We study the computational complexity of estimating local observables for Gibbs distributions. A simple combinatorial example is the average size of an independent set in a graph. A recent work of Galanis et al (2021) established NPhardness of approximating the average size of an independent set utilizing hardness of the corresponding optimization problem and the related phase transition behavior. We instead consider settings where the underlying optimization problem is easily solvable. Our main contribution is to classify the complexity of approximating a wide class of observables via a generic reduction from approximate counting to the problem of estimating local observables. The key idea is to use the observables to interpolate the counting problem.
Using this new approach, we are able to study observables on bipartite graphs where the underlying optimization problem is easy but the counting problem is believed to be hard. The mostwell studied class of graphs that was excluded from previous hardness results were bipartite graphs. We establish hardness for estimating the average size of the independent set in bipartite graphs of maximum degree 6; more generally, we show tight hardness results for general vertexedge observables for antiferromagnetic 2spin systems on bipartite graphs. Our techniques go beyond 2spin systems, and for the ferromagnetic Potts model we establish hardness of approximating the number of monochromatic edges in the same region as known hardness of approximate counting results.
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Lower bounds for testing graphical models: colorings and antiferromagnetic Ising models
We study the identity testing problem in the context of spin systems or undirected graphical models, where it takes the following form: given the parameter specification of the model M and a sampling oracle for the distribution \mu_{M^*} of an unknown model M^*, can we efficiently determine if the two models M and M^* are the same? We consider identity testing for both softconstraint and hardconstraint systems. In particular, we prove hardness results in two prototypical cases, the Ising model and proper colorings, and explore whether identity testing is any easier than structure learning. For the ferromagnetic (attractive) Ising model, Daskalasis et al. (2018) presented a polynomial time algorithm for identity testing. We prove hardness results in the antiferromagnetic (repulsive) setting in the same regime of parameters where structure learning is known to require a superpolynomial number of samples. In particular, for nvertex graphs of maximum degree d, we prove that if \beta d = \omega(\log n) (where \beta is the inverse temperature parameter), then there is no identity testing algorithm for the antiferromagnetic Ising model that runs in polynomial time unless RP = NP. We also establish computational lower bounds for a broader set of parameters under the (randomized) exponential time hypothesis. In our proofs, we use random graphs as gadgets; this is inspired by similar constructions in seminal works on the hardness of approximate counting. In the hardconstraint setting, we present hardness results for identity testing for proper colorings. Our results are based on the presumed hardness of #BIS, the problem of (approximately) counting independent sets in bipartite graphs. In particular, we prove that identity testing for colorings is hard in the same range of parameters where structure learning is known to be hard, which in turn matches the parameter regime for NPhardness of the corresponding decision problem.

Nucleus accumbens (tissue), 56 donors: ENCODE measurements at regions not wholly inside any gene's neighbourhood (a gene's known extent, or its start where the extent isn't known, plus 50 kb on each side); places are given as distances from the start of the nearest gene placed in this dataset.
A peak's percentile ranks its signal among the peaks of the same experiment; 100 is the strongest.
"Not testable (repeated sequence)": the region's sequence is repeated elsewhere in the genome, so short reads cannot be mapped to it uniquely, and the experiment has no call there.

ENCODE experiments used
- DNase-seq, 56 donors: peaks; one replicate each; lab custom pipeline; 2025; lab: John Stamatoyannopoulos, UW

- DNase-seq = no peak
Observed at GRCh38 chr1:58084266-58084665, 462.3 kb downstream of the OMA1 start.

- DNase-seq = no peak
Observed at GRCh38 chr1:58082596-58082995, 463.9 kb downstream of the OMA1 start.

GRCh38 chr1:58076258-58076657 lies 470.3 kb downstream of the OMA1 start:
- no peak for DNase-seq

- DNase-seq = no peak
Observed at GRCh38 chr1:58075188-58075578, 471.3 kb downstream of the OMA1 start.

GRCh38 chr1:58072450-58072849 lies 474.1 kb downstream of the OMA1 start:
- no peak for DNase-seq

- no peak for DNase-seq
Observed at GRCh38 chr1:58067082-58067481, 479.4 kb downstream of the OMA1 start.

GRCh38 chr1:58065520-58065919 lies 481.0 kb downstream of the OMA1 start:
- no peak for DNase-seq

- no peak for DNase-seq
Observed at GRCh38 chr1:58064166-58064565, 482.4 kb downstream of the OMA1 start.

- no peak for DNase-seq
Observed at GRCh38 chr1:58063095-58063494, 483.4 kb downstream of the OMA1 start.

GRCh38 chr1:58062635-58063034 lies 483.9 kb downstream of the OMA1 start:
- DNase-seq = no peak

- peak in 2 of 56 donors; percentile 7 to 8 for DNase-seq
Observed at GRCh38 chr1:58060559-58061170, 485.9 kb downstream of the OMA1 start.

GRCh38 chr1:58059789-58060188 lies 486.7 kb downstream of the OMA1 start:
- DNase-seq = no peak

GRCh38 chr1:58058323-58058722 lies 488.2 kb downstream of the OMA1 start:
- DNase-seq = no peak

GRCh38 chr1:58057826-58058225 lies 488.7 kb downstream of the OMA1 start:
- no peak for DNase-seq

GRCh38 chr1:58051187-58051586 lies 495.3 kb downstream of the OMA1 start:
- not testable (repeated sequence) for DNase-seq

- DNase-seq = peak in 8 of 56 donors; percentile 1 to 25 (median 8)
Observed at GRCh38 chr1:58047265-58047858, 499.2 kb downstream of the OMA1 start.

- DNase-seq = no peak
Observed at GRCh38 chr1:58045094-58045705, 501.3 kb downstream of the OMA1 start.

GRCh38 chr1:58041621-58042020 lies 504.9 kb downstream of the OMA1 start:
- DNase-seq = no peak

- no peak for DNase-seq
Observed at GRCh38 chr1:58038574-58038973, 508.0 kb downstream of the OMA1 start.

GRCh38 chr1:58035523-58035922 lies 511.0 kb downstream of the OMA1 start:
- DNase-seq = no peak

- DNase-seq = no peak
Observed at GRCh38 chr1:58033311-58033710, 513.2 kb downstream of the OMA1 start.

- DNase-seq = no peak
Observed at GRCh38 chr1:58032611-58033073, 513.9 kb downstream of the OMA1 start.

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 Award ID(s):
 1819546
 NSFPAR ID:
 10113943
 Date Published:
 Journal Name:
 Proceedings of Machine Learning Research
 Volume:
 99
 ISSN:
 26403498
 Page Range / eLocation ID:
 283  298
 Format(s):
 Medium: X
 Sponsoring Org:
 National Science Foundation
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